Just as the clock struck midnight as Sunday night gave way to Monday, Lady Antebellum's Charles Kelley was aggressively high-five-ing Mike Dugan, the president and CEO of Capitol Records Nashville, at the EMI post-Grammy party in Hollywood. Kelley's exuberance contrasted with the overwhelmed state he was in backstage, just after the Grammy ceremony ended with Lady A winning five awards, including two of the night's biggest -- Record and Song of the year.

It was a huge night for Nashville-based trio Lady Antebellum, who are are a cornerstone of EMI's Capitol Records Nashville family. As Jay Frank of CMT noted, these wins got everyone jumping in Nashville -- and needless to say there was a decidedly festive mood at the EMI party in Hollywood.

Food trucks lined two walls in the spacious Milk Studios venue and several bars served mix tequila drinks. Katy Perry was in the house, as were top association executives Gary Churgin of the Harry Fox Association, Mitch Bainwol and Cary Sherman of the RIAA and David Israelite of the National Music Publishers Association.

Pat Monahan of Train was also attendance and spoke on what a remarkable year it has been for the band. Earlier in the night, when his band won Best Pop Performance By A Duo Or Group Grammy, he thanked Justin Beiber from the stage for "not being a duo or a group."

Keith Urban, another Grammy winner who performed a spot-on version of Dolly Parton's "Jolene" with Norah Jones and John Mayer during the ceremony, was at the soiree with his wife, actress Nicole Kidman.

Lady Antebellum's Kelley shook his head in disbelief after Billboard told him that many observers had concluded long ago that "Need You Now" was a lock for some major Grammy love.

Another reason to be cheerful was the label's golden treasure that continues to deliver dividends: the Beatles catalog. Apple chief Jeff Rosen, who had separated from engineers who had made the journey from Abbey Road studios and also won in the historical album category for the Beatles stereo box set, was mum on what's next for the Fab Four. But he was quick to notice how much the catalogue had opened up recently. "They have put songs in seven films in the last three years, which is a lot of activity for them," he said. "They realize that to pass it on to the next generation they have to put to music in new places for people to hear it."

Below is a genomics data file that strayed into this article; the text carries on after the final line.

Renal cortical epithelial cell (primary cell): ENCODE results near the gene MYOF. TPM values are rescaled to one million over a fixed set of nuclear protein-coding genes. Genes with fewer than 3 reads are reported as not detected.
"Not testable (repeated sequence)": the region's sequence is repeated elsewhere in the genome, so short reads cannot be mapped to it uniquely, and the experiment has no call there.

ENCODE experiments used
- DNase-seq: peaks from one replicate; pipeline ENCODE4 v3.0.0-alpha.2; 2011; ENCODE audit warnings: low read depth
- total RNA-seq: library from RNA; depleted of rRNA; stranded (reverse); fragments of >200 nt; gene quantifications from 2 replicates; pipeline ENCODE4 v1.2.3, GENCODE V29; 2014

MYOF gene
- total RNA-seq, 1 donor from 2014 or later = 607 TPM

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Left to right: Roger Faxon, EMI Group CEO, with the night's big winners, Lady Antebellum's Dave Haywood, Hillary Scott and Charles Kelley. (Photo: Frank Micelotta/PictureGroup)
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A Lucky and Talented Man: Pat Monahan (right), whose band Train won a Grammy for their widely-licensed song "Hey Soul Sister" with wife Amber (left). (Photo by Frank Micelotta/PictureGroup)
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From left to right, Keith Urban (center) , whose song "Til Summer Comes Around" won a Best Male Country Performance Grammy, flanked by his actress wife Nicole Kidman (left) and a beaming Mike Dungan (right), Chairman/CEO Capitol Records Nashville. (Photo by Frank Micelotta/Picturegroup).
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Chief Operating Officer of EMI Music North America Colin Finkelstein (right), with Billboard's Silvio Pietroluongo (left), was ecstatic about the company's big night. He commented that the label knew they had a great record and that it was under the brilliant direction of Mike Dungan, Capitol Nashville President and EMI GM Greg Thompson (EVP Marketing & Promotion) that they were able to break the record at multiple formats and expose the act and its music to such a large audience. (Joe Scarnici/Getty Images)
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RIAA President Cary Sherman (left) and Billboard's intrepid Director of Charts Silvio Pietroluongo (right).
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From left to right, Billboard's Silvio Pietroluongo, Lee Trink, President of Dare Mighty Entertainment, Lady Antebellum's Charles Kelley and Capitol Nashville President Mike Dungan. Toasting their multiple Grammy wins, including song, record and Country album of the year.

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